When the Templars arrived in Western Iberia in 1160 AD, they built a string of fortresses to help secure their territories from the Moors. The greatest of these, the Convento de Christo, is the finest surviving medieval castle in Portugal and one of the finest surviving Templar fortresses anywhere. After their dissolution, most of what survived of the Templars found its way to the Convento de Christo, their last major safe haven in Europe. Later, the Convento de Christo played a small but important part at the dawn of the Age of Exploration. This ancient fortress, little changed since its initial construction more than 850 years ago, is now home to a community of monks. It is also one of Portugal’s most important historic and most visited religious sites.
After the Christian reconquest of Jerusalem during the First Crusade in the 11th century, the remnants of the ancient Visigothic kingdom in Iberia began to pursue in earnest their own efforts to drive the Moors out of Spain. With the aid of volunteer crusaders from other parts of Europe, the Christians of Iberia began to drive back the highly fractured Muslim forces. The Order of the Knights Templar was among those enlisted in the campaign, and these highly experienced warrior-monks played a pivotal role in the Reconquista. For their efforts they were rewarded richly with lands and castles, particularly in the west. In Tomar they constructed an enormous, heavily fortified castle & convent, which in 1160 AD became their headquarters in Portugal and Spain.
Throughout the late 12th and early 13th centuries the stronghold of the Templars in Tomar became a major factor in the wars between the Christian north and Muslim south. After the Moors recovered from the initial shock of the Reconquista, they launched a counteroffensive that was finally halted before the walls of Tomar in 1190. By 1236 virtually all of Iberia was back in Christian hands. The Templar fortress in Tomar was by now one of their greatest citadels and headquarters. Unfortunately, the Templar Order was crushed in 1312 following an edict of the Church condemning them as heretics.
While most of the Templars in Europe were cruelly put to death during the ensuing purge, the Templars of Portugal survived under the protection of the crown. Many surviving Templers from Spain and France fled here. In order to avoid the wrath of Church officials, the Templars were reformed as the Order of Christ. Because of their debt to King Dinis, who aided them during the purge, the Knights of Christ became loyal supporters of the Portuguese crown and were crucial to the beginnings of Portugal’s overseas empire. Their fortress in Tomar, renamed the Convent of Christ, was retained as their headquarters.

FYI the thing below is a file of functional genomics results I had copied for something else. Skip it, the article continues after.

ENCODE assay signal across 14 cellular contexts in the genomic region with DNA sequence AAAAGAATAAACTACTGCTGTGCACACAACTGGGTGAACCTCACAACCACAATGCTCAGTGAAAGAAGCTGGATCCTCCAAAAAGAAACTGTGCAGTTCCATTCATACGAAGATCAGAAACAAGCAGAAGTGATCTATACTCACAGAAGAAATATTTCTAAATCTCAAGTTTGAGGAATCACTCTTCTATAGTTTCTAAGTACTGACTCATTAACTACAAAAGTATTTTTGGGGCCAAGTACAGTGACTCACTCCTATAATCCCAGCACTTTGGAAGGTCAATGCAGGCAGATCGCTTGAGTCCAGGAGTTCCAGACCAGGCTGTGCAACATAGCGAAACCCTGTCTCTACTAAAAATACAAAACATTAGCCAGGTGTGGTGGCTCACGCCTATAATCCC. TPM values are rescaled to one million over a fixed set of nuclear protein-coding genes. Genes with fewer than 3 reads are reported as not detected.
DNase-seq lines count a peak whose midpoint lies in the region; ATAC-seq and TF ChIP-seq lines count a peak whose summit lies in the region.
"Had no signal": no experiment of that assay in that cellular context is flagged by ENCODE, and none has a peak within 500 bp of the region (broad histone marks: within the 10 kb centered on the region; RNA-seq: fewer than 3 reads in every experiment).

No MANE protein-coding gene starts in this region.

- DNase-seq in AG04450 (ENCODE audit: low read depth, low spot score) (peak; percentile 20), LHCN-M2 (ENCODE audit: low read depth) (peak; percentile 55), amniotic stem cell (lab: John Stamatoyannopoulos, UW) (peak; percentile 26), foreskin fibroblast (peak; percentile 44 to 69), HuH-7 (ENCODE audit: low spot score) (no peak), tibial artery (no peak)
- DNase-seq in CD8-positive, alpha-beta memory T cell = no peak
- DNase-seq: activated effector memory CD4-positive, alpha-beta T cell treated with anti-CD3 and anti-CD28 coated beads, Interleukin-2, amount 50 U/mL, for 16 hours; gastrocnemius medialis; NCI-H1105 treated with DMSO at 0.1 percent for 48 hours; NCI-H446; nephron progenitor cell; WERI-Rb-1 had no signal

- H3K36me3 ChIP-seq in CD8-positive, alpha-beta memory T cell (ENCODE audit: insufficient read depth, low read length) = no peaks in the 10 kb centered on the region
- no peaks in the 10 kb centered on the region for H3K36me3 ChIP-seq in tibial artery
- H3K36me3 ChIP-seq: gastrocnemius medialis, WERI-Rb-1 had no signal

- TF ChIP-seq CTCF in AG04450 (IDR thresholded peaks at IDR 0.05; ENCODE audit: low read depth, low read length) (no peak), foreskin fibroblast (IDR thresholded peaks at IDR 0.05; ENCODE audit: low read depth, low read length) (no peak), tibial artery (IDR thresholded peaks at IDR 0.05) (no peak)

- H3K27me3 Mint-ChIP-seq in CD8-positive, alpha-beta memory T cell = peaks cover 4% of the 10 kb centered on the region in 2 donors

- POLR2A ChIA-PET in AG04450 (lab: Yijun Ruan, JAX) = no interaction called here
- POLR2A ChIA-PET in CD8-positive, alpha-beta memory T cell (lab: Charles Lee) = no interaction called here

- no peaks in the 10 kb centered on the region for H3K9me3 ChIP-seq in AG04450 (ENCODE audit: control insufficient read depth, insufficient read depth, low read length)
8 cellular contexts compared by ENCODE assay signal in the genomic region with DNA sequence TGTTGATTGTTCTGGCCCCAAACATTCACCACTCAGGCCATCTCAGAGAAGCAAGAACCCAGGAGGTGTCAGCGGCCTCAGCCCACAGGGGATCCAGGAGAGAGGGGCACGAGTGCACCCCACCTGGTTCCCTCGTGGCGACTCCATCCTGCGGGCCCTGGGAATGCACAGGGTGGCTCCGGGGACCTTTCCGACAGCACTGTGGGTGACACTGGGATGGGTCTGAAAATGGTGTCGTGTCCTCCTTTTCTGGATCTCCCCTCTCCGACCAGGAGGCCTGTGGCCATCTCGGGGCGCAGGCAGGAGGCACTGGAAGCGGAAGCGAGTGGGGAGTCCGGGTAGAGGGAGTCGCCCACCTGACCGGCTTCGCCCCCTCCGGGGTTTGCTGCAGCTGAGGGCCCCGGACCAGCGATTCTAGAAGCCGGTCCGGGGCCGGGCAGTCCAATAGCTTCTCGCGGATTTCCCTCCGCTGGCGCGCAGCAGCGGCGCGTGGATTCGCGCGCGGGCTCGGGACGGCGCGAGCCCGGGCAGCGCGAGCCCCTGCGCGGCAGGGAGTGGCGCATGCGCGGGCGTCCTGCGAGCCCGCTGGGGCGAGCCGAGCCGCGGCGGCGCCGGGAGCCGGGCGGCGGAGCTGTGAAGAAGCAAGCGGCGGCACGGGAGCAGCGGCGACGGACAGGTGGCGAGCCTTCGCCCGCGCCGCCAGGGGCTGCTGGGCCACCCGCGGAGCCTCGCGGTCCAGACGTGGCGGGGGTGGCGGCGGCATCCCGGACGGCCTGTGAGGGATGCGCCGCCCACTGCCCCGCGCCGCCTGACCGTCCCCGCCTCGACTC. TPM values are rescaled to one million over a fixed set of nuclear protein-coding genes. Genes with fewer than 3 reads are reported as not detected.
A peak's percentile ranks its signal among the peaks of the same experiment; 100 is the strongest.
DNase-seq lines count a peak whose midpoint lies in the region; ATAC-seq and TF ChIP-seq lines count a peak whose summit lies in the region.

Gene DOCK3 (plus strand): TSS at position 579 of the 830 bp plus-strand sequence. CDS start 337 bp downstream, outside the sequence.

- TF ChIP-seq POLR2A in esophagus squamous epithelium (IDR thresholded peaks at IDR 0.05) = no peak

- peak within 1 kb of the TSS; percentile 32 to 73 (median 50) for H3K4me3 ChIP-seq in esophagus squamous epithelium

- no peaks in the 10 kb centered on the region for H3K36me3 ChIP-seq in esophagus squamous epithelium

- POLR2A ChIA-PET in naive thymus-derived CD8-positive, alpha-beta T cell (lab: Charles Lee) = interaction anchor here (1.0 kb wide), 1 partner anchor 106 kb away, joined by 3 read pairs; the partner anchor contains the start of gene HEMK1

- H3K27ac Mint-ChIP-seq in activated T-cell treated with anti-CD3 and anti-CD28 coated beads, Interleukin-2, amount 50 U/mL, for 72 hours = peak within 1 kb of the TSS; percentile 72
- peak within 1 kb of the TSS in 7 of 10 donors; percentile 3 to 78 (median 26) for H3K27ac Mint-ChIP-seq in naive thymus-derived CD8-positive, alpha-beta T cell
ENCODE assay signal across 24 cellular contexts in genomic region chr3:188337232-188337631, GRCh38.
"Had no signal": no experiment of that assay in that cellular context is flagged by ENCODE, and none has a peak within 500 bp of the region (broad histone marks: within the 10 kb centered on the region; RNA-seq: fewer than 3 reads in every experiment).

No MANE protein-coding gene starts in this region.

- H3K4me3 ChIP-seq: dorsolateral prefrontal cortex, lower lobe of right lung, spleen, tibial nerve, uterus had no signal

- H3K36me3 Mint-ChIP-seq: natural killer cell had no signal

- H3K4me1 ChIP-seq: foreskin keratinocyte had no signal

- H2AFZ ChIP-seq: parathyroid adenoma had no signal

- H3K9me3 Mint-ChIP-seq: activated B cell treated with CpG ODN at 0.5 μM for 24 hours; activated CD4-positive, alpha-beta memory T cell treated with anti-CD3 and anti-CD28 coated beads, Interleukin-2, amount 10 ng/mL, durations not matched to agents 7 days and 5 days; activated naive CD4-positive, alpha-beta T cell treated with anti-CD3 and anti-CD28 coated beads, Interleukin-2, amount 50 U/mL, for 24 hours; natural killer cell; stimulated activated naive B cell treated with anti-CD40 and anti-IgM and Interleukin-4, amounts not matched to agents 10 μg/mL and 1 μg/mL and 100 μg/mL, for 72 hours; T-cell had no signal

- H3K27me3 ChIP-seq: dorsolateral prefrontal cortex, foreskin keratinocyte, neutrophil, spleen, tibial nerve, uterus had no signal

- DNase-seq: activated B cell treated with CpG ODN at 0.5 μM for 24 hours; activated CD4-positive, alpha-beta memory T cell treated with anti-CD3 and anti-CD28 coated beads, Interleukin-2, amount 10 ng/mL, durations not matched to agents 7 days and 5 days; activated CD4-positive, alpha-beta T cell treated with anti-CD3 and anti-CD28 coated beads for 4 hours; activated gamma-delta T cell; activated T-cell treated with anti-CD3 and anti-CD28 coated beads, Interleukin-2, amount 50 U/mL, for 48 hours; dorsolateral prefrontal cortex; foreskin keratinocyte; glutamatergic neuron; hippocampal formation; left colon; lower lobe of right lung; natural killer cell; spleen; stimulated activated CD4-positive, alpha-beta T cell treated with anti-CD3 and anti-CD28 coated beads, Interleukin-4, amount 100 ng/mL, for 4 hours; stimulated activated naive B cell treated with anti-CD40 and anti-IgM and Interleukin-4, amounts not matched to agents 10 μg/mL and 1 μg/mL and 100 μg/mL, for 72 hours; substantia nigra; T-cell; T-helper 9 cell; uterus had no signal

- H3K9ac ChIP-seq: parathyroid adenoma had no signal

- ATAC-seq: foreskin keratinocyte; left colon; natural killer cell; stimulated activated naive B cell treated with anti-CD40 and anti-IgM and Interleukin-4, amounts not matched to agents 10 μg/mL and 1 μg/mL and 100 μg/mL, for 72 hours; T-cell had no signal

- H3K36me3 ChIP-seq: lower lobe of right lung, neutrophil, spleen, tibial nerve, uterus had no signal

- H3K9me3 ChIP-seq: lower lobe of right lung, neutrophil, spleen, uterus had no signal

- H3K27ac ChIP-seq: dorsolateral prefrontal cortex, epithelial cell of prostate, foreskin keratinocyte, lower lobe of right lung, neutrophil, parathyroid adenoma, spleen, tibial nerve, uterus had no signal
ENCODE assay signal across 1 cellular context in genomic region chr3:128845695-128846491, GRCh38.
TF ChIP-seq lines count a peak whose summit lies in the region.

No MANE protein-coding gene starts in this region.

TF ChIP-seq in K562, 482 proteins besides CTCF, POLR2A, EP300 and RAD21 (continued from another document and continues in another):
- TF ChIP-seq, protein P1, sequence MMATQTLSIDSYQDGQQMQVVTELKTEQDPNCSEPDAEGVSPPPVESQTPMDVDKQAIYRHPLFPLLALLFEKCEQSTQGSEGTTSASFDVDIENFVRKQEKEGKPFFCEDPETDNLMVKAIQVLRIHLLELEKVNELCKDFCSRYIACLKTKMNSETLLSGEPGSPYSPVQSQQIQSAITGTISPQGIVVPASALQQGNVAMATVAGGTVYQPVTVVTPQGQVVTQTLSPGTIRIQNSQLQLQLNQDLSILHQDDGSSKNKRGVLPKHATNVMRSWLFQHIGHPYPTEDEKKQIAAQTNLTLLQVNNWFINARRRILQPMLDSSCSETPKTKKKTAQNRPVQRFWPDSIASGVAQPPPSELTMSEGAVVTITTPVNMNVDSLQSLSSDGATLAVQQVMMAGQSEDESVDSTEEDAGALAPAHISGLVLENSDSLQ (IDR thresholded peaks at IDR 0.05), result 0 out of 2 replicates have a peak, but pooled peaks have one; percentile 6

During the 15th century, the Order of Christ took on a new mandate, to lead the first wave of European exploration into new lands. Under the leadership of the order’s Grand Master, Prince Henry the Navigator, the Knights of Christ set sail for Africa, to establish trading posts and serve as Christian missionaries. In a major historical moment, the Act of Iberian Union, which joined Spain and Portugal under a single monarchy, took place at the Convent. During the 1550s, the Knights of Christ were largely disbanded in Portugal, and their convent turned over to a related but non-militant monastic order. The great fortress continues to serve as a monastery.
The Convento De Christo is a fortified monastery, which differs somewhat from the purpose of a typical castle. It is designed around a chapel, rather than having a chapel as an add-on piece. The convent is built along typical Templar lines, on a dominating hilltop guarded by a long towered wall. During its early history, the outer walls enclosed not only the castle and convent but also a small town. The main monastery building is similar to, albeit much larger than, similar Templar strongholds, being loosely modeled after the Temple of Solomon in Jerusalem.
The original building of the convent consisted of a round Templar worship hall. This is typical of Templar architecture, who worshiped in a circular rather than in a ministerial/congregational setting. The rotunda is lit by round windows and decorated with paintings and murals featuring biblical scenes. The Templar Church was renovated several times during the 15th century in order to expand the structure. A century after the purge, Henry the Navigator added a nave to the church in order to make its use as a Christian sanctuary more standard. He also added a Chapter House and Sacristy. The former is connected to the Church via the nave, while the latter is tucked away in a corner of the main rotunda. Outside the main convent building is a series of cloister, which also date from around this time.
The Convento De Christo is located in the Old Town of Tomar, approximately 75 miles northeast of Lisbon. It is open to the public daily. From June to September the castle is open from 9:00am to 6:00pm; and from October to May from 9:15am to 5:00pm. Admission is E3.00 for adults and E1.50 for children. Children 14 and under are free. Web: http://tomar2.com.sapo.pt (official website)
The Templars left a considerable legacy of fortresses behind in Portugal. The most important and impressive of these is Almourol Castle in Barquinha. Portugal’s other great surviving medieval fortress is Guimaraes Castle. Guimaraes, sometimes known as the Cradle of Portugal, was built early during the Reconquista period and was the first royal residence of the Portuguese monarchy.